Recently, the day I'd been dreading for months finally arrived - I received my first invitation to join MySpace. Now, I know that the person who invited me has very good reasons for having a MySpace page – it's great for publicity and a good way to market one's work given my friend's line of work. But for regular people like me I fail to see what the point of it is.
Full disclosure, like all the other people who listened to the piece on All Things Considered, I joined Friendster back when it was still “new” and “hip”. And like most of us I marvelled as my social network blossomed into the thousands, amazed at how I was linked to people I already knew via mutual friends and friends-of-friends. It was an opportunity to play six degrees of Kevin Bacon but with ourselves as the main character – the social nexus of society. And I know that I don't need to tell you, dear reader, that being the nexus of one's circle of friends makes a guy feel pretty powerful indeed...
But then the number of people on Friendster started to taper off. Copycat sites started popping up, and my network stopped growing. I started accepting friendster requests from complete strangers who invited me purely by accident. It wasn't the same. That's when it hit me – these social networking sites are pointless for regular people. Sure, bands can use them to market themselves and distribute their music, movie studios can use them to generate “buzz” about upcoming blockbusters. But unless you've got something to sell, they strike me as the lazy person's way to maintain social ties.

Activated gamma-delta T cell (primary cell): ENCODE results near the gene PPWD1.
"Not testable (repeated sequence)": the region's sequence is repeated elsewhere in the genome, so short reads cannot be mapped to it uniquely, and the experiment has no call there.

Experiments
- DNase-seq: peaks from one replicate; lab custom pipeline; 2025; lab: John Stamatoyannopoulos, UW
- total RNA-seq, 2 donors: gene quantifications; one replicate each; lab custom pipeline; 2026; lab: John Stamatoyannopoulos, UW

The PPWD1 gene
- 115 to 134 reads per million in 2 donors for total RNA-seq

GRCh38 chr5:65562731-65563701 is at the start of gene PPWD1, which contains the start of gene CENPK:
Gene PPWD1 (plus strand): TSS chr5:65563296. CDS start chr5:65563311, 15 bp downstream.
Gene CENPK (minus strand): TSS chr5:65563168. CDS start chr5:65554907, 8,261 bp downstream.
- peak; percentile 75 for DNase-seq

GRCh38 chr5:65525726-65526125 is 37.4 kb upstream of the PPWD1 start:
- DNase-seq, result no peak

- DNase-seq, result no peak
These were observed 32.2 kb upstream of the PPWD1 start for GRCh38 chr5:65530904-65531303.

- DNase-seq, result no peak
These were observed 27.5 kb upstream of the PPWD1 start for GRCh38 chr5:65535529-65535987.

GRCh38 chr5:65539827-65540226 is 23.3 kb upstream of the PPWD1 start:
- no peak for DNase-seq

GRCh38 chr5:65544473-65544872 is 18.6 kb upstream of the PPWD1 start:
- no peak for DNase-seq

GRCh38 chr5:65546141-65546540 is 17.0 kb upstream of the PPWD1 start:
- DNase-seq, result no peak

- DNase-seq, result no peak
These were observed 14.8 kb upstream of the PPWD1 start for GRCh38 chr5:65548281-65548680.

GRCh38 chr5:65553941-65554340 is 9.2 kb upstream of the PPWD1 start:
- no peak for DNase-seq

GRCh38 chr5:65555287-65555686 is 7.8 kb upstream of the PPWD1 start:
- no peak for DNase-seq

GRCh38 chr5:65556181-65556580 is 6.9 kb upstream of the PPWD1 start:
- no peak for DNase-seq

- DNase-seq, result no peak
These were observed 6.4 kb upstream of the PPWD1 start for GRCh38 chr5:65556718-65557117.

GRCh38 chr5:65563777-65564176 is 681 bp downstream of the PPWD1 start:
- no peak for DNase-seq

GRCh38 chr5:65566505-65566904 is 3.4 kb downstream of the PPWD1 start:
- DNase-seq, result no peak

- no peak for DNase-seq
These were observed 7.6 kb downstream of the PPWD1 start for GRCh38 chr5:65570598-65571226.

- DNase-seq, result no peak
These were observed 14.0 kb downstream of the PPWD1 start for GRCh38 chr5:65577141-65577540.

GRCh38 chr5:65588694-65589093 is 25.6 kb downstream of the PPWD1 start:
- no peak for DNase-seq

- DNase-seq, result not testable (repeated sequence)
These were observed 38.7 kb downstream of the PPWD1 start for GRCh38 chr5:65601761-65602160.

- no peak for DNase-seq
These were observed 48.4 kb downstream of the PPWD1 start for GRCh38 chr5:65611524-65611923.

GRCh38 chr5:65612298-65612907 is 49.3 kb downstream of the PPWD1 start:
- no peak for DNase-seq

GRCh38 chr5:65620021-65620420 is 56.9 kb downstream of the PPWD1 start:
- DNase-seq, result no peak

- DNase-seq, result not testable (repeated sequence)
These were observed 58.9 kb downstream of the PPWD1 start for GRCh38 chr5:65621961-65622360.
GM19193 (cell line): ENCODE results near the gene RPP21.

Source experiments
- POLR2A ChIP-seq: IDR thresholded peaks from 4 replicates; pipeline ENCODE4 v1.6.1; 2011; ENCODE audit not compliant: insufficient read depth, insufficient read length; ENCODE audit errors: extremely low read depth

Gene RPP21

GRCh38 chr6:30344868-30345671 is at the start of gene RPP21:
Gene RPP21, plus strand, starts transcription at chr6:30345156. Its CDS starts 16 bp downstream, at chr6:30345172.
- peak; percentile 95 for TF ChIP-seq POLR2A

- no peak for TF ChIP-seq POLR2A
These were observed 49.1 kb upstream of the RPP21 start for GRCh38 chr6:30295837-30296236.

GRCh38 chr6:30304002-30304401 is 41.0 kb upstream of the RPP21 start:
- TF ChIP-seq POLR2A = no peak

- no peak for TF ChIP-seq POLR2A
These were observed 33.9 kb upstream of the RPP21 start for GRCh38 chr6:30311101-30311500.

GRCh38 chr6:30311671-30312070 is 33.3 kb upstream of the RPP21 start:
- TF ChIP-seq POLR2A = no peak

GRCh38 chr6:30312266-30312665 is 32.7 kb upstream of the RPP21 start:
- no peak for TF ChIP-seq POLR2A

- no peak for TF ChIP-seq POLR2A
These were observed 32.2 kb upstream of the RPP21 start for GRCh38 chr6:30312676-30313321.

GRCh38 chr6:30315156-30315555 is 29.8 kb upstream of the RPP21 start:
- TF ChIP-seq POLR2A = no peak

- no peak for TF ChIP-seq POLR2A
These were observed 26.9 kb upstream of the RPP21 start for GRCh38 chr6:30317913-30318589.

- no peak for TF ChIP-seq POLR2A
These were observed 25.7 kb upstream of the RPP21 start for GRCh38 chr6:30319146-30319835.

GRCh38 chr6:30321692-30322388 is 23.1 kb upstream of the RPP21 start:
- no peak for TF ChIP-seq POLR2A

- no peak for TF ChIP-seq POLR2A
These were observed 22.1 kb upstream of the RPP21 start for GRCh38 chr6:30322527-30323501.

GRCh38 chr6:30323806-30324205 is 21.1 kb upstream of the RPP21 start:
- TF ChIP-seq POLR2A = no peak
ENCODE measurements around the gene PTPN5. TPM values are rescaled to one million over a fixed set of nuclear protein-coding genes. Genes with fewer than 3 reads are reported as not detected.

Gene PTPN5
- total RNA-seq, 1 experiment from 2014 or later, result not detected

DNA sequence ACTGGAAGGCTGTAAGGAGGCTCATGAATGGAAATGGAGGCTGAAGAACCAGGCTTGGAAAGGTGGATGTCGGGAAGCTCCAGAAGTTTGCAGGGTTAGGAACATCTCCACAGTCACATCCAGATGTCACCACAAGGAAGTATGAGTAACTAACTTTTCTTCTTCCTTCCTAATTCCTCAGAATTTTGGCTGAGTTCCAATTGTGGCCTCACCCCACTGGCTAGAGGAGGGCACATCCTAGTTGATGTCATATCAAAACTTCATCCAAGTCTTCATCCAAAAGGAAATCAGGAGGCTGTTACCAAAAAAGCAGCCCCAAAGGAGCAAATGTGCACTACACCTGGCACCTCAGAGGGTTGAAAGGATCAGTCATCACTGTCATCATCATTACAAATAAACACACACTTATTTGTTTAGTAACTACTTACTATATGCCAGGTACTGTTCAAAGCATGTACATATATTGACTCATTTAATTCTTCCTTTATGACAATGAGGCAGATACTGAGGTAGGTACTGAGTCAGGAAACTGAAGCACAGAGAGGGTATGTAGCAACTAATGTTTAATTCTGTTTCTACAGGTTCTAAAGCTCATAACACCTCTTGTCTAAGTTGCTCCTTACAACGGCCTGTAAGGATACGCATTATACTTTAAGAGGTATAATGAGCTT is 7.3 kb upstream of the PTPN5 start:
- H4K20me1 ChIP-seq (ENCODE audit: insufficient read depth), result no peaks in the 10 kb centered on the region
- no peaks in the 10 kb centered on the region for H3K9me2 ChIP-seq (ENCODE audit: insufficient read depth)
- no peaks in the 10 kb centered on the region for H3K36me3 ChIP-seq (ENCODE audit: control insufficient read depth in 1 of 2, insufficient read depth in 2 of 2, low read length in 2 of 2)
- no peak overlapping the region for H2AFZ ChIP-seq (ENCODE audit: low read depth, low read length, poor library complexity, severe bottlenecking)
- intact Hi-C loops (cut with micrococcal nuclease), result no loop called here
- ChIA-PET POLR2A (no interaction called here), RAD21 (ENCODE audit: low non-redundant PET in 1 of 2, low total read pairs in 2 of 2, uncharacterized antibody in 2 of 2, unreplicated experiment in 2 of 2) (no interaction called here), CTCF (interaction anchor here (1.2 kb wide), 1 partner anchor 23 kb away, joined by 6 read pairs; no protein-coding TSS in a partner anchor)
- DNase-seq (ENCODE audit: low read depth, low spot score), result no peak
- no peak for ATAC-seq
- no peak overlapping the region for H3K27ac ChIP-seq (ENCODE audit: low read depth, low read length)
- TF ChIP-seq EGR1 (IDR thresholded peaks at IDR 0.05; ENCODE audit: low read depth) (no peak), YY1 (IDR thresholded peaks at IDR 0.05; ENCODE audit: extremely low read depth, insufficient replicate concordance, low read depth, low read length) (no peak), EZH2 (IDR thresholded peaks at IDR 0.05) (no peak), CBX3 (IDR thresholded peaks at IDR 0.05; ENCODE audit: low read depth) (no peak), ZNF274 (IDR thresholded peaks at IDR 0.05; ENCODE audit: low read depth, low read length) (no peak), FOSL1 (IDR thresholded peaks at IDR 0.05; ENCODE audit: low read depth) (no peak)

Instead of actually working to keep in touch with friends by making phone calls and writing letters or emails to each person one-by-one, you simply go to one place, update the site with the same information and then expect all your friends to come to you – thus essentially transferring the responsibility of maintaining the friendship from you to them. If they don't visit your page, then it's their fault that you've lost touch. “Hey, don't blame me” they say, “I've got a MySpace page, it's not like it's hard to keep in touch with me”.
But I'm troubled a little by this opinion of mine. Does this make me a luddite? I've always considered myself fairly cutting-edge* when it comes to technology and the latest techno-geek gadgetry. And now my inner geek is starting to feel threatened by my lack of participation. This is the sort of self-doubt that makes people seriously consider cybernetic implants and attending conventions where people dress up like Spock or stormtroopers – but that seems like simple over-compensation.
So I don't think I'll ever end up with a MySpace. Thankfully, they seem to have been going all corporate since getting purchased by Rupert Murdoch, so maybe their coolness factor will disappear under a wave of corporate tie-ins and banner ads. And then maybe people will start actually writing letters again.
* If not bleeding edge